The future Hall of Famer will make $30 million in the final year of the infamous ten-year, $240 million contract. Many fans have been waiting for the day the Halos finally shed the salary of their aging star.
I don’t think you can blame owner Arte Moreno, former general manager Jerry Dipoto, or even Pujols for the production decline after the signing. It was an investment that didn’t work out the way everyone hoped, and the Angels were going for it all when they brought in Pujols and pitcher CJ Wilson during that 2011 offseason.
It’s also fairly common for players past age-30 to decline at the backend of their hefty long-term contracts, leading fans to get upset when they are among the highest-paid on the team but are no longer playing at an All-Star level. Alex Rodriguez and Miguel Cabrera are a few players that come to mind in that regard.
When you’re the greatest hitter on the planet, someone will pay you significantly with the hopes you can sustain success. Unfortunately for the Angels, the decline came sooner than expected.
Albert Pujols Career Statistics:
- With STL (2001-2011) .328/.420/.617 455 HR 1329 RBI AS (x9) MVP (x3)
- With LAA (2012-2020) .257/.312/.488 217 HR 771 RBI AS
To sum up the greatness of Pujols, I’d use this one statistic. In 2006, Pujols hit 49 home runs and struck out 50 times. That is ridiculous, and we will likely never see that from any player again in this age of baseball.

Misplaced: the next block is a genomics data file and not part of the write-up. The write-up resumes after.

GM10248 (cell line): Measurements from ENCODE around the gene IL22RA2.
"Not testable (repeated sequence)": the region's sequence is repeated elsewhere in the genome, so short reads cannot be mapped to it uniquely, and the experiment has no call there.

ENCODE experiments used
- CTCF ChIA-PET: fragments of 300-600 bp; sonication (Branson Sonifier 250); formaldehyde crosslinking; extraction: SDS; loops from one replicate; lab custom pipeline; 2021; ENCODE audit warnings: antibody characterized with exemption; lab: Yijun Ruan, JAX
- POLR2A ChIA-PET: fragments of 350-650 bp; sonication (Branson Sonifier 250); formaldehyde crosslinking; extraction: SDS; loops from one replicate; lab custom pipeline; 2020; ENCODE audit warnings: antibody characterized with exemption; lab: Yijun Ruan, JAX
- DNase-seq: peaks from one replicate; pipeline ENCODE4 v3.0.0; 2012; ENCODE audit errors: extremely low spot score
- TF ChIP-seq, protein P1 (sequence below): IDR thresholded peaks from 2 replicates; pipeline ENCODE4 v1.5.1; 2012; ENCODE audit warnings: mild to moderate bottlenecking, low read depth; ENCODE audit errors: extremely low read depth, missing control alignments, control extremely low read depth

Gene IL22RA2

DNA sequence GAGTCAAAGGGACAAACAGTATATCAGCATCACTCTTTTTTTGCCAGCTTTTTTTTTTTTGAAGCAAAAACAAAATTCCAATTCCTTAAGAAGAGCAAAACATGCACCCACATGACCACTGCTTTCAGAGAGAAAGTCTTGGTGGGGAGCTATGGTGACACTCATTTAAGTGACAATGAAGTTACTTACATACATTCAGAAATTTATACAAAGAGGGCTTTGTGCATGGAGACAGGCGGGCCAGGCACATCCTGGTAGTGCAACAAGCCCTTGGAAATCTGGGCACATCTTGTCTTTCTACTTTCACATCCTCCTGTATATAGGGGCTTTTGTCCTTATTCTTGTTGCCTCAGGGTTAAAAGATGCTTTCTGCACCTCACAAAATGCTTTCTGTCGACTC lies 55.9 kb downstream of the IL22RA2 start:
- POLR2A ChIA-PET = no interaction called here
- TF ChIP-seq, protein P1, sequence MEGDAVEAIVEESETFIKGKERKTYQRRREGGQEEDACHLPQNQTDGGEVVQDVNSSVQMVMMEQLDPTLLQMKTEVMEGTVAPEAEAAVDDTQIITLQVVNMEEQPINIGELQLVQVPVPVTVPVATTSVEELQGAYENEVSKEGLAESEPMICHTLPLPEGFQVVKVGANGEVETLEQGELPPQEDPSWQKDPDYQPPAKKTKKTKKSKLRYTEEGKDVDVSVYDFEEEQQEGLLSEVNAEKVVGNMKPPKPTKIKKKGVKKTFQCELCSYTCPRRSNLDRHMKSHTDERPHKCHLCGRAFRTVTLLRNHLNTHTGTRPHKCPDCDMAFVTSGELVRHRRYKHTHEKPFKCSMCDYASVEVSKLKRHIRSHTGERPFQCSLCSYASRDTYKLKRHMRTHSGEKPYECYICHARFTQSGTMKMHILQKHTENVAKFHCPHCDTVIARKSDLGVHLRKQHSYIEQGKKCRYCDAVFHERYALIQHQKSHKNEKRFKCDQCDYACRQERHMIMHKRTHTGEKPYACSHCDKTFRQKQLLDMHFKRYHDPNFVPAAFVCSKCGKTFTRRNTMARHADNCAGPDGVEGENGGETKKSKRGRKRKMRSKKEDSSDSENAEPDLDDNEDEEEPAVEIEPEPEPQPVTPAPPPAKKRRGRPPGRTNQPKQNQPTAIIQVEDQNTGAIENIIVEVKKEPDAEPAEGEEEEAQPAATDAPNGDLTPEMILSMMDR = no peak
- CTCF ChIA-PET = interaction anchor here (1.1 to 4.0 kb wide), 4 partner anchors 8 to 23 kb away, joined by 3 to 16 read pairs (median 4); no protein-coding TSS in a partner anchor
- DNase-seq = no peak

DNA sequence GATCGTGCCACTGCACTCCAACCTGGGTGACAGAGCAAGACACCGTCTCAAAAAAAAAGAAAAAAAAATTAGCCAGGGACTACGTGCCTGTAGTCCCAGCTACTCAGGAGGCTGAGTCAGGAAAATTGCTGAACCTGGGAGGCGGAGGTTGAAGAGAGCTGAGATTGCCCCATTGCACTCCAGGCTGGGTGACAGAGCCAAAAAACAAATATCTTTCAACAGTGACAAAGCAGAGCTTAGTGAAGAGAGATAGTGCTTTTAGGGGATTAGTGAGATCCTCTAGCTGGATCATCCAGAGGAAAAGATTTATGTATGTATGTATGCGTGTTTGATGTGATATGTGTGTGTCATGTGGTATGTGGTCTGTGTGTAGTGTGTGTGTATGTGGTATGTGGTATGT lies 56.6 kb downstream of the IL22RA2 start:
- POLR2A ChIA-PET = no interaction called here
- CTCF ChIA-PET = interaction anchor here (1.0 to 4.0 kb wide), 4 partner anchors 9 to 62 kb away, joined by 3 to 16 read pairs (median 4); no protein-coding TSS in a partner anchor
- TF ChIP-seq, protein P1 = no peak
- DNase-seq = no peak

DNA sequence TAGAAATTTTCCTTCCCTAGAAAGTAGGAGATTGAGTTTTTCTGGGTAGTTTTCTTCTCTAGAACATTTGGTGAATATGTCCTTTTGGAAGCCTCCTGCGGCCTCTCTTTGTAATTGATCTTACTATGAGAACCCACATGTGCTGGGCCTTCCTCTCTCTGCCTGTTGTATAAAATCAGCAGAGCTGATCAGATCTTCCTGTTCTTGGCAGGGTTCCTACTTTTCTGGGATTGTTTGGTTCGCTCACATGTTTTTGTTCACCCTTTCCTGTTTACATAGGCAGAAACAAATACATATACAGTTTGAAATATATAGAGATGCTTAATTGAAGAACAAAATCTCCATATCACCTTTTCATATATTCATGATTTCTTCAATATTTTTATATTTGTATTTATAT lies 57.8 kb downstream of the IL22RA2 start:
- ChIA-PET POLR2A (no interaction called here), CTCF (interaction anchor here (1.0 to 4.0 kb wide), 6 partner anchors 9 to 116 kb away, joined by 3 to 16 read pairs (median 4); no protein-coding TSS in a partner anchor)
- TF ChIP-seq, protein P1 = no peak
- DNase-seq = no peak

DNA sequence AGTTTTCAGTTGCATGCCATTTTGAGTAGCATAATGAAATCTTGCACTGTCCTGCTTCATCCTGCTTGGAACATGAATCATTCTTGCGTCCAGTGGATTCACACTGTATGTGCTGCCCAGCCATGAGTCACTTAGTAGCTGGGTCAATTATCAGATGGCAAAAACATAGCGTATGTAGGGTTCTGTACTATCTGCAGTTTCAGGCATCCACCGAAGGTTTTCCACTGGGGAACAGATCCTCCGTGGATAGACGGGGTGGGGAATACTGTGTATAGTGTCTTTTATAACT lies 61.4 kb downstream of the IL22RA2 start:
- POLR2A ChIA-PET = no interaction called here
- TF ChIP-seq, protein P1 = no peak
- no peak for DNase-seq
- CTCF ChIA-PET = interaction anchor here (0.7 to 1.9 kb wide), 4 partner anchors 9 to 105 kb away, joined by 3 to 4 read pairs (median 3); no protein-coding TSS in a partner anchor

Sadly, this is a business of ‘what have you done for me lately?’. Those days of prime-Pujols are long gone, as are his duties as an everyday first baseman.
Last season, manager Joe Maddon benched Pujols in 10 of the final 24 games.
Starting in his place was 39th round draft pick Jared Walsh. The 27-year old took full advantage of his opportunities in 2020, slashing .293/.324/.646 with nine home runs and 26 RBI in 32 games.
Angels first baseman Jared Walsh will get his opportunity to replace future Hall of Famer Albert Pujols for the 2021 season and beyond.
It was a small sample size but, it will be enough for Maddon to continue giving Walsh starts at first base this season.
"“He’s [Walsh] going to get a ton of opportunity to play first base,” Maddon said. “I think you’re going to see it carry over from what you saw last year. There’s different ways to get Albert on the field, and I really have a lot of faith in his work ethic. Let’s just be patient and see what it looks like.”"
The first base position in Anaheim is Walsh’s to lose for the future. It looks good so far for the lefty, who slashed .324/.306/.471 in 36 plate appearances against left-handed pitching last summer. Walsh also struck out 13.9 percent of his 108 at-bats, almost 30 percent less than his 40.2 strikeout percentage in 87 at-bats the year prior.
Now it’s up to Walsh to prove he can sustain success for a full season. The 2021 season will be critical for both Walsh and the Angels in determining the first baseman of the future.
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Pujols was effective at times last summer, but it’s asking a lot to rely on productivity for a full season at his age. Maddon will assess how and when to use the former MVP on the field this season, and off the field, Pujols will be relied on to mentor Walsh and the rest of the team in his final year.